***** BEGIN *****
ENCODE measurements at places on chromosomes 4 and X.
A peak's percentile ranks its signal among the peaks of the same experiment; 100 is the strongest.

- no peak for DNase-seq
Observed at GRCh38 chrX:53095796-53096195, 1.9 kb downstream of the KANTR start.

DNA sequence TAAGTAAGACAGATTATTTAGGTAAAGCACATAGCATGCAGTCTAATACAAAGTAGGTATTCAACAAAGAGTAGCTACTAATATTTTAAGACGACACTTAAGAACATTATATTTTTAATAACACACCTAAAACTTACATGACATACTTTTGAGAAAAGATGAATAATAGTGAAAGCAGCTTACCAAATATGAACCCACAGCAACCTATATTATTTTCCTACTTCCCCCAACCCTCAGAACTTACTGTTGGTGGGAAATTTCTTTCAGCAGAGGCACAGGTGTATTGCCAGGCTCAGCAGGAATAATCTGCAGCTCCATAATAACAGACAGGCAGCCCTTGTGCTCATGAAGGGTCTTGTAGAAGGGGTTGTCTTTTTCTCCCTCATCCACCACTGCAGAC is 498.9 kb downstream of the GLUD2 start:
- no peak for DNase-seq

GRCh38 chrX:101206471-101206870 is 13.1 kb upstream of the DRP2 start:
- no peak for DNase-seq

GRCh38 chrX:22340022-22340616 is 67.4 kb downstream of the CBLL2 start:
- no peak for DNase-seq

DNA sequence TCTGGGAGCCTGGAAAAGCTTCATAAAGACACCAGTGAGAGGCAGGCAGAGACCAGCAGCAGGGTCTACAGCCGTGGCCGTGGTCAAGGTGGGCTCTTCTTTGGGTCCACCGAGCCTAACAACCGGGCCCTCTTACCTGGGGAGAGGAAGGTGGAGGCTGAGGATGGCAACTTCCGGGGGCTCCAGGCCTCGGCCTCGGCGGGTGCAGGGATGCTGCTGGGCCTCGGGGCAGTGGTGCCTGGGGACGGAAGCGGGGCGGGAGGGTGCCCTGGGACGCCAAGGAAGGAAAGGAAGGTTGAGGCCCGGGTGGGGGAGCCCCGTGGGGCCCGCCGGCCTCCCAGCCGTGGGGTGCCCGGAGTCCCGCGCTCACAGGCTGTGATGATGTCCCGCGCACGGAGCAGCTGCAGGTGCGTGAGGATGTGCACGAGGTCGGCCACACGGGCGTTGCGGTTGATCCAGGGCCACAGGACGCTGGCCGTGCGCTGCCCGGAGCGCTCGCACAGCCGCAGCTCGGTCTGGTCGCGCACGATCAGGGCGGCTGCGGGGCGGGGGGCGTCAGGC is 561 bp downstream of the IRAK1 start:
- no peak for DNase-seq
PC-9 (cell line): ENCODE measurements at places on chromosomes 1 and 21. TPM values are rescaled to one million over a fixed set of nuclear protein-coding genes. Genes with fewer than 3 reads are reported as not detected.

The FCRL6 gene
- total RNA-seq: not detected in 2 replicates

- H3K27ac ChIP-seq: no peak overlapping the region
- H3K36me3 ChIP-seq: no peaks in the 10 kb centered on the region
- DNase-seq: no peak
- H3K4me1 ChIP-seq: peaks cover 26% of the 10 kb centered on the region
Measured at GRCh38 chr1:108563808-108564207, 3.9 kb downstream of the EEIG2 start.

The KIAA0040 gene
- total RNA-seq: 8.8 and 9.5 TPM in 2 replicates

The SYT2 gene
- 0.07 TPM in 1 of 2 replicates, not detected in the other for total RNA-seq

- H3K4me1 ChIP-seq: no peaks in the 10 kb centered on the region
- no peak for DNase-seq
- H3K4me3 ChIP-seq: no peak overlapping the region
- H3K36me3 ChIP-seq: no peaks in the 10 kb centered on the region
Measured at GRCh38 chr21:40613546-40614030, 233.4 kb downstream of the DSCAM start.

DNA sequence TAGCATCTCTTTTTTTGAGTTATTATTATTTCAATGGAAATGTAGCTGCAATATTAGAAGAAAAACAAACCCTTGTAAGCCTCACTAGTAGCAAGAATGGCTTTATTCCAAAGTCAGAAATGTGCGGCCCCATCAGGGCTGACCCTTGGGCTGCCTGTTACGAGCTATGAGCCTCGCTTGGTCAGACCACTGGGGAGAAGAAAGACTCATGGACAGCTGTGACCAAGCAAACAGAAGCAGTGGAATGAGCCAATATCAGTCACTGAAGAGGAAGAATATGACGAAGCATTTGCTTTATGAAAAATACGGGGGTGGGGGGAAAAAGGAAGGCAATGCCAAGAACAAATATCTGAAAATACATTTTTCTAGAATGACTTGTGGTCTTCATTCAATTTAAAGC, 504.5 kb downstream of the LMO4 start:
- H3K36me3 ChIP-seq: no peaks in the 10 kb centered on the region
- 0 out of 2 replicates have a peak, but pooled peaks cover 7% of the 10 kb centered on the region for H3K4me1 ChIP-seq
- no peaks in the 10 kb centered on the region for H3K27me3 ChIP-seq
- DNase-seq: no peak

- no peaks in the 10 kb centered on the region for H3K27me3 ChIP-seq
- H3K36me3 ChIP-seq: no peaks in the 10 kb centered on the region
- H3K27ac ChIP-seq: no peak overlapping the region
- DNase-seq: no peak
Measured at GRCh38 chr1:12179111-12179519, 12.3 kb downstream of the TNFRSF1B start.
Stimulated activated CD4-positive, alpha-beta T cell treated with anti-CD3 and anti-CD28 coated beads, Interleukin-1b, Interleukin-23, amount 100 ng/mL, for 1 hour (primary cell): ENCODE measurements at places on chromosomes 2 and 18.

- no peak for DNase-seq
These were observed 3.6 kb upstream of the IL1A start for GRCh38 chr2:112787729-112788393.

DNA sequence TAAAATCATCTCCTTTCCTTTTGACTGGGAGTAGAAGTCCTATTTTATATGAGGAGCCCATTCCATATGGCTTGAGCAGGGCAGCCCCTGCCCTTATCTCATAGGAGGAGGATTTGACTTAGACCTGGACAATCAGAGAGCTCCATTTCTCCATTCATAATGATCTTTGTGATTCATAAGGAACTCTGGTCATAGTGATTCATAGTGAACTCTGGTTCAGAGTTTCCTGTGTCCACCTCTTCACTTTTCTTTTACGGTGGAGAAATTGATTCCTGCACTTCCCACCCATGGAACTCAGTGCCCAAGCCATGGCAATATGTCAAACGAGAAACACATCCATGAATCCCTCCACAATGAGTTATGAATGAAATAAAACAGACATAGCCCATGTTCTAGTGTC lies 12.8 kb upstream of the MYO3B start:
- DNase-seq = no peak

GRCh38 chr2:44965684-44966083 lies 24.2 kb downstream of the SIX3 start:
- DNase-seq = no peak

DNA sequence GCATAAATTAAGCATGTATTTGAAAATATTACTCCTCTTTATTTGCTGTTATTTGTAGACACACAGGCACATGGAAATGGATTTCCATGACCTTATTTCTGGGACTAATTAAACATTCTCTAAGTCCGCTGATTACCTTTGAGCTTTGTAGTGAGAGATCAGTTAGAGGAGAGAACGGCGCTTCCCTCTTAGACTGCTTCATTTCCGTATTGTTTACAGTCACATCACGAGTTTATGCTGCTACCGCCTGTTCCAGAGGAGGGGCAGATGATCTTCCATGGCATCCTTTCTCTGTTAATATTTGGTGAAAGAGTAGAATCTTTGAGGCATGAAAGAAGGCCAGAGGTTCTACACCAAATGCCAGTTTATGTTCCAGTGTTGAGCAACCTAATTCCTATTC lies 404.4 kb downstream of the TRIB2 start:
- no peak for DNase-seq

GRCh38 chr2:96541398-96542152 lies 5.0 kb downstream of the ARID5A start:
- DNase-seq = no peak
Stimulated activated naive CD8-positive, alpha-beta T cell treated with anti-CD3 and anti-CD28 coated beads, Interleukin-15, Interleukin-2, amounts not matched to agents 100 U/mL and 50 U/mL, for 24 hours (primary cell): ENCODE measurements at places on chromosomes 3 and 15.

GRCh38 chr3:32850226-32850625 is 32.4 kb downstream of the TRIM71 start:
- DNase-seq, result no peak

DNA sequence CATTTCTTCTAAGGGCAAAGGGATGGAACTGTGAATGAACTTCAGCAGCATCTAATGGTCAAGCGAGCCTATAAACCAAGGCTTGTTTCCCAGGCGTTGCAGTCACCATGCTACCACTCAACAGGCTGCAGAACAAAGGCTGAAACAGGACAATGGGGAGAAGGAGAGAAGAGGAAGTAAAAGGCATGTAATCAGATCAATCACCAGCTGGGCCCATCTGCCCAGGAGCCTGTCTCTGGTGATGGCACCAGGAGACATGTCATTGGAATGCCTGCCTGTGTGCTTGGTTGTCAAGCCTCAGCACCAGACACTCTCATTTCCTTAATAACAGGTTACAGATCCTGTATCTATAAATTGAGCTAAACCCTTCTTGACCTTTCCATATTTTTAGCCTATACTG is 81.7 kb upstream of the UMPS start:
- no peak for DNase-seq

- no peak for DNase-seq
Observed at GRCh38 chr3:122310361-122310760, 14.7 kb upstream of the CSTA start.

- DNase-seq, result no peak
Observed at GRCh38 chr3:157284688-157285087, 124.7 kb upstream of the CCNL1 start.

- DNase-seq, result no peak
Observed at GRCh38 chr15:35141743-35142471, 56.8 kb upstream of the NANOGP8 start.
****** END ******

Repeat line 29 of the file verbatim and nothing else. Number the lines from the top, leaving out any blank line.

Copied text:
Measured at GRCh38 chr21:40613546-40614030, 233.4 kb downstream of the DSCAM start.